Union bargaining is a strictly allocative activity, it doesn’t produce wealth, it moves it from one party to another. I don’t mean that as a dismissal, I merely want to point out that if party A is better off because of an allocative activity, it’s worth figuring out who was made worse off before breaking out the champagne. There are only so many places higher wages (or more lucrative benefits) can come from:
- Other Workers. Unions can make their members richer by effectively colluding with employers against non-union workers (or the workers of other unions). I’m not going to dwell on this one since it’s clearly not a win for workers in aggregate and the larger the fraction of the workforce that is unionised, the harder it is to pull off in any case.
- Returns to Capital. This is where I think the proponent of bottom-up liberalism think the higher pay is going to come from. Basically profits go down, wages go up. Simple, right? Unfortunately I don’t think there’s a lot of room here. Profits as a percentage of assets invested (which is the right way to measure profits) aren’t that high, and in any case capital markets are extremely liquid. If you try to push down returns to capital in a given sector, capital will flow to another sector, or another country, or capital will flow from investment to consumption. So all you end up doing is shrinking the industry you work in. Unless of course the market is significantly less competitive that perfect competition, but in that case case the extra wage income is really coming from…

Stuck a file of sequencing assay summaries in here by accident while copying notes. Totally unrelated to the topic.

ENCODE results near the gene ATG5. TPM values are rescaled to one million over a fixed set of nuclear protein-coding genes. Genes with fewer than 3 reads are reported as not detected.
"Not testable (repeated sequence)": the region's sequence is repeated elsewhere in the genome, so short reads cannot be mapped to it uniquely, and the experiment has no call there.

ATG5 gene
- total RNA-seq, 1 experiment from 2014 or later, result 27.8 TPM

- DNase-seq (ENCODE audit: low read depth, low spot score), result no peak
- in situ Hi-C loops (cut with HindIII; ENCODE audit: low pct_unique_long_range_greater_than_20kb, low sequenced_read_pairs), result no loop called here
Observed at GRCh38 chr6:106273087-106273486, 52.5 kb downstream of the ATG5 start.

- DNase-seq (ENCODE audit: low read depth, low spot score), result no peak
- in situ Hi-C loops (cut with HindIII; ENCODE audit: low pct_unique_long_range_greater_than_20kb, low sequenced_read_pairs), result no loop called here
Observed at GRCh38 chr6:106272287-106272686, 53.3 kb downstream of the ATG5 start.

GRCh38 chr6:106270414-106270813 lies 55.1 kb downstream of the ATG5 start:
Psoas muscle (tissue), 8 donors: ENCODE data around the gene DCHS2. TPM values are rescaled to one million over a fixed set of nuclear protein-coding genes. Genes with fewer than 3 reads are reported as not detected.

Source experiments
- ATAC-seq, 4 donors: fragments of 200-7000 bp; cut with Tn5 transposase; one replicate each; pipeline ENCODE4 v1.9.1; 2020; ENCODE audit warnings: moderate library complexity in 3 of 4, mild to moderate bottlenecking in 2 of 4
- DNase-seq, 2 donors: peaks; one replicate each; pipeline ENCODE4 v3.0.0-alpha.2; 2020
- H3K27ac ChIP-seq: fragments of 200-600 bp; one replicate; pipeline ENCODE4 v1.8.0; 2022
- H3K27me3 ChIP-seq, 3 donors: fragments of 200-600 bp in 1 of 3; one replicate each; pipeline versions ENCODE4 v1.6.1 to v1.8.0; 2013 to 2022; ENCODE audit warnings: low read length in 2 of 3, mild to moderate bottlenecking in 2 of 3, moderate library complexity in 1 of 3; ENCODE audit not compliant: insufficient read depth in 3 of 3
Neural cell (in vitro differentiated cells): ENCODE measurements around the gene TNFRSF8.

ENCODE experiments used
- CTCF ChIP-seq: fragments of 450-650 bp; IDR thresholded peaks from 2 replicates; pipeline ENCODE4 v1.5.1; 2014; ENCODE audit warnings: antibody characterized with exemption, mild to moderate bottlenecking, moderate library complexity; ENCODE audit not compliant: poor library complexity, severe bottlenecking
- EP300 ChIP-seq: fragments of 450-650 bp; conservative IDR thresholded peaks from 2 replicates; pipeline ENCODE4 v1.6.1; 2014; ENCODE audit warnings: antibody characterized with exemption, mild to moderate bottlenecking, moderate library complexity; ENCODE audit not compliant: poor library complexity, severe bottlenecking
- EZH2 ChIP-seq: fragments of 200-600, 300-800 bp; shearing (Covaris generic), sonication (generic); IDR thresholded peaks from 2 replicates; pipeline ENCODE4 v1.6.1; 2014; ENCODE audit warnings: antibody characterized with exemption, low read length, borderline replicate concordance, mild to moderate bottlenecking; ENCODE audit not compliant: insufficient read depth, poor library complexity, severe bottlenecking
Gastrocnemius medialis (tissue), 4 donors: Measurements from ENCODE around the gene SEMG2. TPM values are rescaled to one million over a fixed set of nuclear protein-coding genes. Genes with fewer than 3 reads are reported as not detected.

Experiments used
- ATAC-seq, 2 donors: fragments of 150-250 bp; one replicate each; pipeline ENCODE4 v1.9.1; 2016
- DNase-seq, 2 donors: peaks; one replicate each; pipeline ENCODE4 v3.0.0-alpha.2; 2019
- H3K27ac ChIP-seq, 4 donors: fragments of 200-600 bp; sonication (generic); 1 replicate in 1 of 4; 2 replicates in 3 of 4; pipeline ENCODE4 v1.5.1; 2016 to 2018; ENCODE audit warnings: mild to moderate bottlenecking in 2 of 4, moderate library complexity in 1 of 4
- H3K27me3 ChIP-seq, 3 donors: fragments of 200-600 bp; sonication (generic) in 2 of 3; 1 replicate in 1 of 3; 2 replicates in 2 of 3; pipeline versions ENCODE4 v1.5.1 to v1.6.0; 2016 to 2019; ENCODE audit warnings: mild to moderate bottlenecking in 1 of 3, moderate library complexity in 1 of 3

- Monopoly Rents. Monopoly rent is the technical term for the profits a monopolist (or indeed any firm in a less than perfectly competitive market) makes above and beyond the profit that justifies staying in business. Now there’s nothing wrong with a union trying to grab some of that rent for their members (it’s not like the monopolists have any moral claim on it), but bear in mind that monopoly rents are an inefficient transfer from consumers to producers, and in aggregate consumers and workers are the same people (more or less). So while it is true that union power is good for workers given the existence of monopoly rents, the best pro-worker policy to pursue is one of more competition, not stronger unions. In fact more competition will probably weaken unions since it will deprive them of a major source of money they can use to enrich their members. It’s telling that unions in the US had their heyday when competition was restricted by government much more than it is today and the one industry that is still heavily unionised ins the one with the largest competitive barriers – government.
This leads me to conclude that unions are at best a second-best method for improving the lot of workers.
Having read all of this you may well ask “Well if you’re so smart what would you do to help workers?”, and that’s a fair question, but I think I’ve wittered on enough for one post, so I’ll save that for a follow-up post, some time in the next week.
Edit: Erik points out that his conception of bottom up liberalism isn’t about unionism, but rather about diminishing corporate privileges and increasing competition. This is wholly different from what I’m talking about in this post, so this should be seen as more of a counterargument to the principle of unions as wealth creators in the abstract, and not of bottom-up liberalism as such.